“She had to be a Wiccan,” Bordan frowned, his knuckles whitening as he grasped the steering wheel. “I don’t know what to make of it. I’ve never seen anything like it.”
“And what did she mean when she said that to Ellete?” Kendra fretted as she turned to look at her daughter who was hugging her stuffed toy with a contented smile on her face. “I’m so worried for her, dear heart: are we on this hard journey she spoke of now or is there a worse fate awaiting her?”
Two black Order half-tracks roared by on the other side of the road their lights ablaze and sirens howling. Bordan glanced over his shoulder to see Ellete hiding in the foot-well. “I honestly don’t know, Kendra, I honestly don’t know. We’re low on fuel but we should be able to make it to a garage I know in Stepperton and there’s a small back road near it that heads north towards Apulder. We can bypass Beorminghas completely and we could cut west to Accyngate and drop south into Crawcester if we need to.”
“What’s the point? We’re fugitives with forged, useless identity papers,” Kendra sighed, leaning her head against the window in despair: “We’re completely on our own!”
“You have me and Honey Bear!” Ellete chirped.
“That we do, Ellete,” Bordan said with forced cheerfulness. “With you and Honey Bear we have nothing to worry about!”
An hour later, after refuelling at a sleepy backwater garage, they were on the narrow country road north of Stepperton heading for the ancient market town of Apulder set deep in the rural areas away from the sprawling Middle Cities. Bordan pulled into a lay-by near the hamlet of Bexley and killed the engine. “I need to take a break,” he explained so they climbed over a style into a meadow that sloped away from them and sat down on a blanket to finish their sandwiches. They enjoyed the view as Kendra shared the last of her cold coffee with Bordan and Ellete made daisy-chains by an ancient stone monument called a cruagrac set in the meadow to their south and covered with weathered Celtic carvings.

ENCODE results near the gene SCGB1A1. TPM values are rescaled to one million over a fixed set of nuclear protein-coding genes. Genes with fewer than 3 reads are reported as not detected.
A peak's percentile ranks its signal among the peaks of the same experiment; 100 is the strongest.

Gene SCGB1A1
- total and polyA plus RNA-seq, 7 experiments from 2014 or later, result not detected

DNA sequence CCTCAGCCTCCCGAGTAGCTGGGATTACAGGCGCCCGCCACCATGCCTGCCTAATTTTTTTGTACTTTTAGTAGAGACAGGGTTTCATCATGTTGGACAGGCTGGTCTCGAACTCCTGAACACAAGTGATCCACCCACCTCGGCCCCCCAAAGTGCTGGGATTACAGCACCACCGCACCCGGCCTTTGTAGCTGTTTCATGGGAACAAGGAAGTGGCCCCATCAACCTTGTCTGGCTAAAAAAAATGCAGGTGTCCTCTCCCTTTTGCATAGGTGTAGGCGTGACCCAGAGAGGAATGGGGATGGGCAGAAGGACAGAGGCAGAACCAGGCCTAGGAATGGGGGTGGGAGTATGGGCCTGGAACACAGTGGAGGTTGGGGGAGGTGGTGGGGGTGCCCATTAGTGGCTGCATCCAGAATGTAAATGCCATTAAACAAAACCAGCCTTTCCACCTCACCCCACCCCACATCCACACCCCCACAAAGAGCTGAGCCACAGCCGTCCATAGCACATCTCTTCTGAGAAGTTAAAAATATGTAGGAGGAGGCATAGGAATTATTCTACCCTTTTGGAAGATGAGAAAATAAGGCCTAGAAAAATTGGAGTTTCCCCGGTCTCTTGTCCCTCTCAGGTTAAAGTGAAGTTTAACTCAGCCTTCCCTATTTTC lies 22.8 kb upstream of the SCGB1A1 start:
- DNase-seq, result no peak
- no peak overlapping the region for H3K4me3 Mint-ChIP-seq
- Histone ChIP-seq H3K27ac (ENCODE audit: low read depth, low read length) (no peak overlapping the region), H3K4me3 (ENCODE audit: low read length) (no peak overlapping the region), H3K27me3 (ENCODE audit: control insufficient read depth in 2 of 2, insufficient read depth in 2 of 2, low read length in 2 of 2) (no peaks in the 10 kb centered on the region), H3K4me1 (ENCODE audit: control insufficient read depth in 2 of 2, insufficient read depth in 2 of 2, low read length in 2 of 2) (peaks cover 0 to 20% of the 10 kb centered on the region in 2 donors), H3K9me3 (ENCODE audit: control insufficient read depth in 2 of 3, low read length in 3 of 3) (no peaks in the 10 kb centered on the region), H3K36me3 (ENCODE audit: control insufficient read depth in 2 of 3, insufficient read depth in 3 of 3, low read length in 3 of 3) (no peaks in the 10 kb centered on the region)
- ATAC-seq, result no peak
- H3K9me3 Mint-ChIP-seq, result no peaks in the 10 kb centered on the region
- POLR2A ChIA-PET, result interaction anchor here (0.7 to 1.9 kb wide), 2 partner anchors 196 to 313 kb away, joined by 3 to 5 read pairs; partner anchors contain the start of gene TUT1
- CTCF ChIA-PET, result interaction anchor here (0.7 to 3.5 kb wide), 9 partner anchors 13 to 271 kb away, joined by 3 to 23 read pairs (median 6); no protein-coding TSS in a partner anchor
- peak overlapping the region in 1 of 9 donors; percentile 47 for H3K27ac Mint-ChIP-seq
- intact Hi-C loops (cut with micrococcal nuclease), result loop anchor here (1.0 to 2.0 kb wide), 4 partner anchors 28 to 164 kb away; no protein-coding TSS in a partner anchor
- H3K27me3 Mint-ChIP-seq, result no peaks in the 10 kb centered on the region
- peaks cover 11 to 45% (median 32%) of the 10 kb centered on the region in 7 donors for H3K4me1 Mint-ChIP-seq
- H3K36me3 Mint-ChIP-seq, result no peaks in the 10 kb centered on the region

The sun was beating down and it felt as though they were a million miles from Brigstowe and all their troubles. The silence was near perfect as birds sang, bees buzzed about them and a breeze lifted dandelion seeds high into the air. Bordan laid down on the blanket with his hands behind his head to stare up the complex wisps of cirrus. “I wish we could stay here forever,” he sighed but his bliss was short-lived as they could hear a vehicle approaching rapidly from the south.
“I don’t believe it!” Kendra wailed. “Can’t we have just a moment’s peace to ourselves?”
“Curse me for being an idiot,” Bordan growled, gathering up the blanket. “Kack, they’re stopping! Quickly, we’ll hide behind the hedge up there in case it’s Alfreyus or the police.”
“Ellete doesn’t seem worried,” Kendra pointed out. “Maybe they’re just tourists stopping to see the monument.”
“With our luck, I doubt it. Ellete! Come here now!”
Ellete shook her head. “A voice is telling me to stay here and hide behind this rock thing. I’ll be safe here.”
“Oh, God’s the Wiccan’s in her head again!” Kendra moaned.
Bordan peered through the hedge to see three armed police officers inspecting the car. “Keep calm and follow my lead: they’ll be looking for an albino child not a couple of locals.”
An officer climbed the style and spotted them straight away. “Is this your car, sir?” he demanded, removing the strap on his holster. “Only there’s a call out on the registration plates.”
Bordan threw his hands up. “No, officer, we’re from Mancetta the next village over. It’s my day off and we’re walking the field paths to Ansley. We’re planning an anniversary meal in the tavern at the crossroads: the Fox and Hares.”
The officer relaxed and smiled. “I see. Did you see anyone leave this vehicle? Was there anyone on the path? We’re looking for a couple with a small child who’s an albino.”
“An albino?” Bordan asked. “By the Bones of Saint Lucius, that’s a rare thing to be looking for! We haven’t seen anyone and certainly not an albino!”